By Lindsey Simek


Over the last few weeks, we have been hearing buzz about a possible market correction. The terms “downturn” and “pullback” seem to be everywhere and that is causing some uneasiness. We like seeing our portfolios grow, our money working for us, and over the past 18 or so months, we have grown accustomed to seeing consistent gains from our investments. We observed an unbelievable recovery, with minimal pullbacks from the early stage of COVID 19, in Spring of 2020.

At that point in time the S&P 500 index, a benchmark of large-cap U.S. stocks, had declined more than 33% in about a month. However, since then we have witnessed an unbelievable recovery, and by August of 2021, the S&P 500 doubled in value. While this is certainly not a bad thing, it has led to speculation that a market correction is overdue.

Historically, the market has had corrections and declines as part of the normal investment cycle. According to Capital Group, a 5% decline happens about three times per year and a 10% decline will occur about once a year. Then about once every three and half years we will experience a 15% decline in the market and then 20% every six years. It is important to understand that nobody can reliably predict when a decline will happen, how long it will last, and timing the market (when to get in or out) and is nearly impossible (What Past Stock Market Declines Can Teach US).

The market correcting itself is a natural occurrence and as I mentioned above, historically, downturns are inevitable. However, there are other factors that will contribute to a market pullback. A reason for a pullback, is since we have seen a steady increase since March of 2020, the market literally needs to take a breather (Constable, Simon). Also interest rates have risen lately which means companies that are heavily leveraged, such as many high-tech companies, have been on decline.  The markets hate uncertainty and COVID is still an ongoing issue that we just can’t seem to shake. The Delta Variant is looming over our heads and still causing anxiety within the market. If all that isn’t enough, now we have the government debt ceiling deadline approaching. “If the country doesn’t increase its debt limit, it’s like maxing out a credit card: The bill-paying activity stops, and the government defaults on the financial commitments it has made” (Rowan, Lisa). A default by the U.S Government would certainly cause turmoil within the stock market and investment mostly likely would be affected.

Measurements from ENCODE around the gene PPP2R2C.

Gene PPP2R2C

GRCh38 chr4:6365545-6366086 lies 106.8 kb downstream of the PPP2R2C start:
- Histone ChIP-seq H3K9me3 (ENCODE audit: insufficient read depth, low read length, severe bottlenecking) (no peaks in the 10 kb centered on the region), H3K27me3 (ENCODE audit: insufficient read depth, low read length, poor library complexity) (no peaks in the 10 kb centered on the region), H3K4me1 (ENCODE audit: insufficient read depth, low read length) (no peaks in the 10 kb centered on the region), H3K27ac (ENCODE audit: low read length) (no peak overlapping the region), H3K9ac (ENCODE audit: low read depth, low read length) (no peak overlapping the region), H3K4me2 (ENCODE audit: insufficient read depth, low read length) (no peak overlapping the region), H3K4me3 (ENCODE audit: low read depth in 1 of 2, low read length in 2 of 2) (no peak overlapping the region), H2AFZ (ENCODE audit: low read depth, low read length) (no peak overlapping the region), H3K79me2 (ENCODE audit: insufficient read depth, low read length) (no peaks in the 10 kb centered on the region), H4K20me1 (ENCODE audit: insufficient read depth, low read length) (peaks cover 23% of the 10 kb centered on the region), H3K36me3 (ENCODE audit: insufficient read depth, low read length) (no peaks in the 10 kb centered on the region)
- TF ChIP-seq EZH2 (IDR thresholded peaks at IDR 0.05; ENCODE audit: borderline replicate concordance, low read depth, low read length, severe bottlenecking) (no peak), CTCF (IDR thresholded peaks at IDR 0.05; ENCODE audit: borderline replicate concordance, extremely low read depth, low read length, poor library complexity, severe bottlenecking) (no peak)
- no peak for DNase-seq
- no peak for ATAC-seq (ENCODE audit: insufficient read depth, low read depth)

This is not a time to panic, not at all. At this point the market has seen just shy of a 5% decline as of this writing and we are experiencing some volatility.  It’s not unexpected, but still no fun at all.

While we are always trying to mitigate losses, we must keep in mind that a 5% decline is normal and not detrimental to long term financial goals. According to Forbes, investors with a long-term time horizon may decide to ignore the pull back completely. This is based on the notion that the major stock indexes tend to trend higher over long periods of time (Constable, Simon). At this point, the best advice for investors may be to just sit tight.

However, this is why you hired us as your financial advisors.  At Capstone, we build our own portfolios, and we make changes to such on risk and opportunity we see in the economy and market.  We are here at any time to talk through your portfolio, your risk level and market volatility.


*SP 500 is an index that can not be directly invested in.